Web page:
Woods Hole Science Center
Surficial Geology in Central Narragansett Bay, Rhode Island: Interpretations of Sidescan Sonar and Multibeam Bathymetry
Narragansett Bay, located in eastern Rhode Island and southern Massachusetts, is a north-south trending estuary that is about 30 km long and 15 km wide (fig. 1). Three large islands, Conanicut, Prudence, and Aquidneck, separate the Bay into West Passage, East Passage, and Sakonnet Passage. In the northeast, the Taunton River enters the Bay; in the northwest, the Providence and Seekonk Rivers enter the Bay.
The stratigraphy of Narragansett Bay is composed of glacial drift and post glacial sediments overlying bedrock. Pre-Pennsylvanian igneous and metamorphic rocks and a few late- or post-Pennsylvanian intrusive granites in the southwest surround the Bay (Quinn, 1953; Quinn and others, 1957; McMaster, 1960). Pleistocene glacial drift overlies bedrock in Narragansett Bay (Shaler and others, 1899; McMaster, 1960). Overlying the glacial drift are up to 15 m of Holocene estuarine deposits (Upson and Spencer, 1964; McMaster, 1984).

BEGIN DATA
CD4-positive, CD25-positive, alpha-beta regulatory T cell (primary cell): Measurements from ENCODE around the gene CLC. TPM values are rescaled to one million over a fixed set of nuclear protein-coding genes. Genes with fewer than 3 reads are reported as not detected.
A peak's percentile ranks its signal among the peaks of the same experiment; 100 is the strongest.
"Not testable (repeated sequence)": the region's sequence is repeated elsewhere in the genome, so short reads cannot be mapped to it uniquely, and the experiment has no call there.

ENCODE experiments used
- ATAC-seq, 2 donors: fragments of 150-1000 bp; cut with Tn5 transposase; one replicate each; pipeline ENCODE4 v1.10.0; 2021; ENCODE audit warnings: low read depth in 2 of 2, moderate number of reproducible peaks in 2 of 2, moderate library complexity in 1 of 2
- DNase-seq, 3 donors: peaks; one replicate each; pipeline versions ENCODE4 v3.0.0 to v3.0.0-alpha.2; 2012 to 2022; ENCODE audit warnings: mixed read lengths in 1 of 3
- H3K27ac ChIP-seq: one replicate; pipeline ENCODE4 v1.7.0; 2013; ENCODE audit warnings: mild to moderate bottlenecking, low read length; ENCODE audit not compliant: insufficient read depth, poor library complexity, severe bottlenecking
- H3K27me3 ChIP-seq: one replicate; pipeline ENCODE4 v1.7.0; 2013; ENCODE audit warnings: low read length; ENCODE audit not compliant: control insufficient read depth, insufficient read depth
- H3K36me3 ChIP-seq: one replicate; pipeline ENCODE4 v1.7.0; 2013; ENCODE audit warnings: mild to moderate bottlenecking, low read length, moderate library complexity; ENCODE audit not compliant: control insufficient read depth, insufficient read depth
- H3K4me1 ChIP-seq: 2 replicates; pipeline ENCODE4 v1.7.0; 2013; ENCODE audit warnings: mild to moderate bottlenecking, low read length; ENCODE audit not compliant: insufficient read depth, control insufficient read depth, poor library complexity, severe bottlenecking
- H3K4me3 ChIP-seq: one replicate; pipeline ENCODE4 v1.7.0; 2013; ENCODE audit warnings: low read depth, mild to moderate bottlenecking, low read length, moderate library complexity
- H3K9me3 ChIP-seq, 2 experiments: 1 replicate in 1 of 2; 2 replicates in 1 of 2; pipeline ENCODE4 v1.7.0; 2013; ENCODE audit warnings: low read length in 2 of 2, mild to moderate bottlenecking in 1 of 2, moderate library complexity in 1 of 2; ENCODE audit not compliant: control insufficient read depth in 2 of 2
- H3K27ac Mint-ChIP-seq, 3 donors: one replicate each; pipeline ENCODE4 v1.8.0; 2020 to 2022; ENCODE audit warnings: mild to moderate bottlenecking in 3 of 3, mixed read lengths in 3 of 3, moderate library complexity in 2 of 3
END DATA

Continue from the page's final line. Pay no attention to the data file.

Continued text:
A southward flowing drainage system in the area was established in Narragansett Bay during the Tertiary (McMaster, 1984). Pleistocene glaciation and Holocene deposition altered these valleys into deep channels filled with Quaternary sediments, reaching up to 134-m thick near the mouth and 40-m thick in the upper Bay (Collins, 1978; McMaster, 1984). Around 15,500 yr BP, proglacial Lake Narragansett formed in the Bay and drained within 500 years, leaving a post-glacial river running along its axis (U.S. Army Corps of Engineers, 1957; Upson and Spencer, 1964; Pickart, 1987; Peck and McMaster 1991; Uchupi and others, 2001). Around 9000 yr BP, sea level rose, flooded the area, and introduced estuarine conditions and sediment deposition that continue today (McMaster, 1984).
In general, two layers of currents exist in Narragansett Bay, a tidal current flows northward along the bottom of the estuary and a non-tidal current flows southward at the surface (Hicks, 1959; McMaster, 1960). A study near the Taunton River found a stratified pattern of flow strongly influenced by topography, with little influence from wind (Spaulding and White, 1990). However, circulation over the entire water column in West Passage is strongly influenced by the wind, which can cause current direction to change 180 degrees in a day (Weisberg and Sturges, 1976).